Since the San Bruno explosion in 2010, Pacific Gas & Electric Co. has been upgrading its natural gas transmission system, costing US$3 billion. Through this upgrade, the company is reviewing aboveground hazards, such as buildings, trees etc. that could potentially be built on its high-pressure gas line network.
The community pipeline safety initiative programme
The programme includes investing in automatic shutoff valves to gas lines, in addition to comprehensive analysis to identify areas of safety concern. The work is meant to prevent the possibility and occurrence of underground gas leaks.
The importance of valves
PG&E stated: "Excess flow valves can immediately detect a change in pressure and restrict gas flow if a line is broken or damaged. The valves act as an added layer of protection for customers and communities by limiting the amount of gas that can escape from a damaged service line."
Excess flow or curb valves restricts the natural gas flow if the/a pipe becomes damaged. If there is an explosion or other pipe failure, the valves will improve the safety as well as “reduce methane emissions from oil and gas infrastructure and address climate change."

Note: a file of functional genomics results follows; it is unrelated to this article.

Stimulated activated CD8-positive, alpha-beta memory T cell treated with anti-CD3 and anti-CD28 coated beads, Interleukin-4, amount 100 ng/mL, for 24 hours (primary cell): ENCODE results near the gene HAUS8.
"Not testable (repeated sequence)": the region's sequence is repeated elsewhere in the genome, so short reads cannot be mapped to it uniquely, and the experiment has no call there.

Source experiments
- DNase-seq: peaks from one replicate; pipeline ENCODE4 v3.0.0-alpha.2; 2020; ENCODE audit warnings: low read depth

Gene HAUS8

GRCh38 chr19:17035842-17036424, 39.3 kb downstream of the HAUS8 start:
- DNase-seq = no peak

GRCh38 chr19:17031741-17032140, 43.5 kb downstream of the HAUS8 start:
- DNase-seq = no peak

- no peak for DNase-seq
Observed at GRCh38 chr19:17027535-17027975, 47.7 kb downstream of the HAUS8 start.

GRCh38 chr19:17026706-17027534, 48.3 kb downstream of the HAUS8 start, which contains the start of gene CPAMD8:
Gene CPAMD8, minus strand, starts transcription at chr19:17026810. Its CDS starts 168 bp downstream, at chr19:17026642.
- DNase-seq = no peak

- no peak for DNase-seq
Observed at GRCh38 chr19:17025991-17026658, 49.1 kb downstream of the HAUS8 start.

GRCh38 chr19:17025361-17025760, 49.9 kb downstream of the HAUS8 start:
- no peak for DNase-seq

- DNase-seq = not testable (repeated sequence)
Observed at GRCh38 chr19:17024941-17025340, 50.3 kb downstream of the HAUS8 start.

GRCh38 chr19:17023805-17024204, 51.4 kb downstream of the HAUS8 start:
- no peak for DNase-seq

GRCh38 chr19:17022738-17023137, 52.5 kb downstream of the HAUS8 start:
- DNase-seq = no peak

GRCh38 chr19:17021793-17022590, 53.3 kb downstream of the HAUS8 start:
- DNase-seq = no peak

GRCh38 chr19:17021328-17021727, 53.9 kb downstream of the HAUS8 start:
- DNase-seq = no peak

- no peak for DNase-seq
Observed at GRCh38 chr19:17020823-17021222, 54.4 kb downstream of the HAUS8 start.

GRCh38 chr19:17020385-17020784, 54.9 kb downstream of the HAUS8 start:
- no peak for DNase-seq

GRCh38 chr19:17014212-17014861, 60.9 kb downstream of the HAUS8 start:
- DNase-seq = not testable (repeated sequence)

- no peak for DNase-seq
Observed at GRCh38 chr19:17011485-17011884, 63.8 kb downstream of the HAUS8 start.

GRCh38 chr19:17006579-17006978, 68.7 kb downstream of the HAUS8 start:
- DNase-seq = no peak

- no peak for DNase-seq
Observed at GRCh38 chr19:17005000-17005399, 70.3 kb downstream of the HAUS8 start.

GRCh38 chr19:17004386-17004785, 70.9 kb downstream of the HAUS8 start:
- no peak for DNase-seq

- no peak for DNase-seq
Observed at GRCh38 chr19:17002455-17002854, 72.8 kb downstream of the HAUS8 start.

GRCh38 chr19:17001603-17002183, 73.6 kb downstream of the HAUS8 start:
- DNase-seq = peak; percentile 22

Have these concerns been taken into affect?
Of its own accord, PG&E applied this practice to its service territory. The 70 000 mile2, in addition to its 127 000 excess flow valves, have been installed and upgraded.
It has also upgraded its safety processes, including the withdrawal of its 847 miles of cast-iron pipe throughout the system, replaced with new seismically sound pipe. The company has also applied new gas leak detection technology.
PG&E has achieved 10 out of the 12 recommendations from the National Transportation Safety Board and have been working on the final two.
Read the article online at: https://www.worldpipelines.com/equipment-and-safety/11082015/pge-underground-pipeline-safety-project/